Fueled by respect and admiration for Sugiura—Ralph W. Moss attempted to publicize the truth about Sugiura’s findings. And after all diplomatic approaches failed, Moss lived a double life, working as a loyal employee at Sloan-Kettering while also recruiting fellow employees to help anonymously leak this information to the American public—through a newly formed underground organization they called—“Second Opinion”.

This is the remarkable true story of a young science-writer at Memorial Sloan-Kettering Cancer Center, who risked everything by blowing the whistle on a massive cover-up involving a promising cancer therapy.

Ralph W. Moss is the author of the infamous book “The Cancer Industry”. His latest book, “Doctored Results” was released in February 2014. As a medical writer, Moss has written 15 books on questions relating to cancer research and treatment. Moss is a graduate of New York University (BA, cum laude, Phi Beta Kappa, 1965) and Stanford University (MA, 1973, PhD, 1974, Classics). The former science writer and assistant director of public affairs at Memorial Sloan-Kettering Cancer Center in New York (1974-1977), for the past 35 years Moss has independently evaluated the claims of conventional and non-conventional cancer treatments.

In 1994, Ralph W. Moss was formally invited by Harold Varmus, MD—the director of America’s National Institute’s of Health (NIH)—to be a member of the NIH’s Alternative Medicine Advisory Council where Ralph became a co-founding advisor to the NIH’s Office Of Alternative Medicine (now NCCAM). His articles and scientific communications have appeared in The Lancet, the Journal of the National Cancer Institute, the Journal of the American Medical Association, New Scientist, Immunobiology, Anticancer Research, Genetic Engineering News, Research in Complementary Medicine, the Journal of Alternative and Complementary Medicine, and Integrative Cancer Therapies (SAGE), of which he is Corresponding Editor. His op-ed “Patents Over Patients” appeared in the New York Times.

“MARAT/SADE”— An Experience



An Experience

Amos Lassen

 Bringing a play to the screen has been approached in many ways, often disastrously, but it is hard to recall a film that solves it so triumphantly as Peter Brook’s “Marat/ Sade.” “The Persecution and Assassination of Jean-Paul Marat as Performed by the Inmates of the Asylum of Charenton under the Direction of the Marquis de Sade” is the film version of a play presented as being written by de Sade (for whom sadism is named), and acted out exactly as if it were performed by the inmates of the insane asylum where de Sade spent his last years writing plays for them to perform. If you think that this sounds a little too bizarre to be an enjoyable movie, you’re half right. To be exact, it’s much too bizarre.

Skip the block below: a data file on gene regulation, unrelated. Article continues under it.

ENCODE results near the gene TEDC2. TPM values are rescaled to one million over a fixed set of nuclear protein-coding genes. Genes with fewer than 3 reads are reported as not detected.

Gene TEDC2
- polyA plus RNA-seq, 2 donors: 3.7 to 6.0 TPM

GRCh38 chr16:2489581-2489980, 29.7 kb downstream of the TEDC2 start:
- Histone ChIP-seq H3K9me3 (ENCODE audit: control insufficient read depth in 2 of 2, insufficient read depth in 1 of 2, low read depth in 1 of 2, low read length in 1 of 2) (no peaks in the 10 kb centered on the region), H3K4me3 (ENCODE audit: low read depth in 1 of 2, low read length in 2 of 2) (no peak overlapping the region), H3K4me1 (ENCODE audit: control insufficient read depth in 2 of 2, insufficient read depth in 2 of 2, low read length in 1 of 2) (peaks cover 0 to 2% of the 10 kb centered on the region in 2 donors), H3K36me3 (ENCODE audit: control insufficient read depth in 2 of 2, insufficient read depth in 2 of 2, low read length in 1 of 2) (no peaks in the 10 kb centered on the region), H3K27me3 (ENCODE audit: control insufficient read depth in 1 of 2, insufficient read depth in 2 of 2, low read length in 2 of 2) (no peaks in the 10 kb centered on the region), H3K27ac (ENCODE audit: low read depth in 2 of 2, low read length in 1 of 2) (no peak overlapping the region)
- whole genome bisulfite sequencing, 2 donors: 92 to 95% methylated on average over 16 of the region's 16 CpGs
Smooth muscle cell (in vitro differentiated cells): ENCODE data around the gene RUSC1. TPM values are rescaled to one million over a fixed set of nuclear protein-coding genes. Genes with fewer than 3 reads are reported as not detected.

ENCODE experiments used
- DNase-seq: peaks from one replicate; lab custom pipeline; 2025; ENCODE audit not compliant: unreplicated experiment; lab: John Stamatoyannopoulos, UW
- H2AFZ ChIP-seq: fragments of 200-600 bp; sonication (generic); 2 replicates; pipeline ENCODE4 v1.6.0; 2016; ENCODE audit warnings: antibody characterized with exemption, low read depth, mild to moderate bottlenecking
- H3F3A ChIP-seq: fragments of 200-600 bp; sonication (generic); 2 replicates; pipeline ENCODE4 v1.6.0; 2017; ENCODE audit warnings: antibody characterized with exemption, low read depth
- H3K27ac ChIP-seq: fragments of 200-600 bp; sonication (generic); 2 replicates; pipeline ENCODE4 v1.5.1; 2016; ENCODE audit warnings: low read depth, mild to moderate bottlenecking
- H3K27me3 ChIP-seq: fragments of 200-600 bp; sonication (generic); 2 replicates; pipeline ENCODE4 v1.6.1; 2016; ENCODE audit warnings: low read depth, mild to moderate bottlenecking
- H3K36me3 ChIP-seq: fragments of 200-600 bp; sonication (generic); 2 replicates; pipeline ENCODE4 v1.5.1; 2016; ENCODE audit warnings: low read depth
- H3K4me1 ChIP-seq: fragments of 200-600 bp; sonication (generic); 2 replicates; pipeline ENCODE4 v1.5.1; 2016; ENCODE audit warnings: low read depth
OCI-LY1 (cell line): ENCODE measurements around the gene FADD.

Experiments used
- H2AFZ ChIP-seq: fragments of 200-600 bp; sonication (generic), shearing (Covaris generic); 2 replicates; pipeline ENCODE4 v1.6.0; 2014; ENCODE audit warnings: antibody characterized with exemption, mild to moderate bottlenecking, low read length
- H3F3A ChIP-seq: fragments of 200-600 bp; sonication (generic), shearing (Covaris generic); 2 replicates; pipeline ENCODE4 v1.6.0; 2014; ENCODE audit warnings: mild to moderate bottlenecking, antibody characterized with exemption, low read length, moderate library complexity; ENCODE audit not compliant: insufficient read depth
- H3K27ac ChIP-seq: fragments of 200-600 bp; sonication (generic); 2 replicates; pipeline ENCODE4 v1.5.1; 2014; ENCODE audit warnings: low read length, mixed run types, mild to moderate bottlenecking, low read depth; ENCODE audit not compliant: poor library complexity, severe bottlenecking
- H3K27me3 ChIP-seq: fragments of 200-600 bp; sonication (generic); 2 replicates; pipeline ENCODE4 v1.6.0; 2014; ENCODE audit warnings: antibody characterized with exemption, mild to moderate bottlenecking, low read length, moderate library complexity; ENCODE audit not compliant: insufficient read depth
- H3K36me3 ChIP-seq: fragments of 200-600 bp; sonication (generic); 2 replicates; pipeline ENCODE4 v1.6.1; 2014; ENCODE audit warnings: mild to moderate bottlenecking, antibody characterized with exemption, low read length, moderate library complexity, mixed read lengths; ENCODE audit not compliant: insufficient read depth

It is set on July 13, 1808 at the Charenton Insane Asylum just outside Paris. The inmates of the asylum are mounting their latest theatrical production, written and produced by probably the most famous inmate of the facility, the Marquis de Sade. The asylum’s director, M. Coulmier, a supporter of the current French regime led by Napoleon, encourages this artistic expression as therapy for the inmates, while providing the audience – the aristocracy – a sense that they are being progressive in inmate treatments. Coulmier as the master of ceremonies, his wife and daughter in special places of honor, and the cast, all of whom are performing the play in the asylum’s bathhouse, are separated from the audience by prison bars. The play is a retelling of a period in the French Revolution culminating with the assassination exactly fifteen years earlier of revolutionary Jean-Paul Marat by peasant girl, Charlotte Corday. The play is to answer whether Marat was a friend or foe to the people of France. 

Peter Brook is one of the world’s most famous stage directors. He and experimental theater go hand in hand. “Marat/Sade” is adapted from Brook’s own Royal Shakespeare Company production of Peter Weiss’ play. He used the Shakespeare Company for the movie, creating a daring and almost entirely successful film that makes the audience think and take sides. 


 In an attempt at therapy, the Marquis de Sade has written and directed a play that proceeds as well as one would imagine, considering the main actress (Glenda Jackson) is a narcoleptic manic-depressive, and one of the main actors is a serial rapist. Slowly but surely, the production begins to unravel, and the inmates become harder to control. And through the production, various inmates spout out different philosophies, while the head of the asylum speaks for the Napoleonic government of the time. 

This capsule summary doesn’t do justice to this film; Peter Brook’s direction, the makeup, and the acting all defy words. Brook contrasts extreme close-ups with wide long shots to suggest that the viewer is seeing a play. However, the contrast actually works in creating a palpable tension that doesn’t let up until the final explosive moments. The makeup, suggesting not only the sickness of the inmates, but also some of the crueler tortures that passed for therapy at the time heightens the sense of unease. Most of the actors have very few lines, so they allow the makeup and their general stance to suggest their own particular mental illness. The result is that the individual characters come together to become a dangerous mass, with each individual giving a particular shading to the larger whole.